An online Lawyer source also indicated many consumers of the pills having serious side effects that were consistent with CNN’s results. These consumers also reported that there were indications about what preceded more serious effects such as, loss of appetite, loss of consciousness, nausea, vomiting, palpitations, and tremors. Hydroxycut went so far as to recall upwards of fifteen products so due to deficiencies in the consumer reports. Bottom line is that the product is dangerous and needs serious consideration before being taken. People have had effective results while supplementing a low calorie diet with the product, but there are other alternatives to the product. People just need to put more effort forth when they work out and avoid dangerous products such as Hydroxycut.

Friday, November 6, 2009

Stretching Speech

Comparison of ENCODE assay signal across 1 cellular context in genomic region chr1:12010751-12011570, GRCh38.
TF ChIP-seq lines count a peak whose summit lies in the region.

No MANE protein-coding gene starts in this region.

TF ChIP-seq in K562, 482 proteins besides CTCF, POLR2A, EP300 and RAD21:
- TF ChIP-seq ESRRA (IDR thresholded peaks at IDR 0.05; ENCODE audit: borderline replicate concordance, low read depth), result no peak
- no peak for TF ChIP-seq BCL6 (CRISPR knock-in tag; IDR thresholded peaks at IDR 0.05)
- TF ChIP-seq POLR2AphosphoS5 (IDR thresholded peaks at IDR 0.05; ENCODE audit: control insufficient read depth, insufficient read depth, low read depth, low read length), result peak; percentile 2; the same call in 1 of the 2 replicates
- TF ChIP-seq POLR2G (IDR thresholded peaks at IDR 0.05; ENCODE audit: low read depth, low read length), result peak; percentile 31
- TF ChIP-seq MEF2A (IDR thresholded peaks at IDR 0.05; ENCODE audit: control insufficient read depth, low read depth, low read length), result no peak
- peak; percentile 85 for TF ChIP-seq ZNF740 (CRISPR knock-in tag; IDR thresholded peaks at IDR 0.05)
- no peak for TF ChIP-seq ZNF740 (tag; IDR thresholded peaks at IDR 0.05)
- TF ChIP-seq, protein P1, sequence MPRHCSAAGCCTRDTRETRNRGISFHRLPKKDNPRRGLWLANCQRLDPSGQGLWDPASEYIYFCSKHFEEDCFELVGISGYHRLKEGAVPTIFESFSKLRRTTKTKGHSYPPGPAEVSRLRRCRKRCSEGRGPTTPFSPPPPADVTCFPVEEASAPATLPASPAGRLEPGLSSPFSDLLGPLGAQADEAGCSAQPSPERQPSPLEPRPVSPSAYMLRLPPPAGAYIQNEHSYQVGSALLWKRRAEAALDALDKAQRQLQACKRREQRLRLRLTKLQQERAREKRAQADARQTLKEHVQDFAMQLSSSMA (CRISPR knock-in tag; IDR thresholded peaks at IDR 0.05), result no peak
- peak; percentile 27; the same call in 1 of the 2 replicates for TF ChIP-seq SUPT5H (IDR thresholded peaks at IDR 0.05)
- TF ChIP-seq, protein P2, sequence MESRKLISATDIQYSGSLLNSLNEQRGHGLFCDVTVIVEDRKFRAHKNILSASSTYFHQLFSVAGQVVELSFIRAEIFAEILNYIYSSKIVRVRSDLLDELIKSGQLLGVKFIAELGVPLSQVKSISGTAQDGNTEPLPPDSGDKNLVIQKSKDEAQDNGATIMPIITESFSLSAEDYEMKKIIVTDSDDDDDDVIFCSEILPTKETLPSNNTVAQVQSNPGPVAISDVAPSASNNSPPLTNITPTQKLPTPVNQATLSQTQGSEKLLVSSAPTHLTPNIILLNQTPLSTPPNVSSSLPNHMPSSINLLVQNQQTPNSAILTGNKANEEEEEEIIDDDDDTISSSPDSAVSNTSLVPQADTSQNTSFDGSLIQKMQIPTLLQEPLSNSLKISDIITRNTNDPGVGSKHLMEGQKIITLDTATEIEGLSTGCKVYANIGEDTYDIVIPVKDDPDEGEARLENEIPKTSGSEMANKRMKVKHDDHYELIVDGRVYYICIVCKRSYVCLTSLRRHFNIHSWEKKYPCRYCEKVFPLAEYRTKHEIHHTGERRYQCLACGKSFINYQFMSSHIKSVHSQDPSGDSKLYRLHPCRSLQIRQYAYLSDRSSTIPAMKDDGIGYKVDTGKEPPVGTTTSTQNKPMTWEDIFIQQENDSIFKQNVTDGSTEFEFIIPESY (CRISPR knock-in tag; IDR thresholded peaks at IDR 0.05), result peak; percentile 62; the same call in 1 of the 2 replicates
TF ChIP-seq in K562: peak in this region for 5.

My demonstration speech was all based on the importance and technique of stretching, which seems simple but in reality gave a better understanding of how important it is. The introduction to my speech was decent, seeing that I gave people the general outline of what I was about to demonstrate in a clear way. Although the speech didn't have a chronological order, there was a process in my head which I executed just as I had planned. With so many stretches out there I felt it was key to pick several that people knew about, so that I could clear up any misunderstandings about those stretches. The actual informational content was self explanatory, because in stretching I told what the purpose of stretching actually is. I also had a supplemental sheet with many more stretches on it to give the audience more stretching exercises on their own. The use of gestures also allowed for a smoother flowing speech. when people were able to get involved and do the actual stretches it took pressure off of me and allowed me to focus on supplying the audience with more interesting facts. As for the actual conclusion of my speech, there wasn't the most formal closing, but people knew that I was finished due to body language. I also closed with a few words hoping to keep people thinking about the speech and its affects after i was finished. I feel that it is important to leave a lasting message in the audience's head. Through demonstrating a common activity, but in the right way, I feel people will think of the speech anytime they stretch and that is what matters most.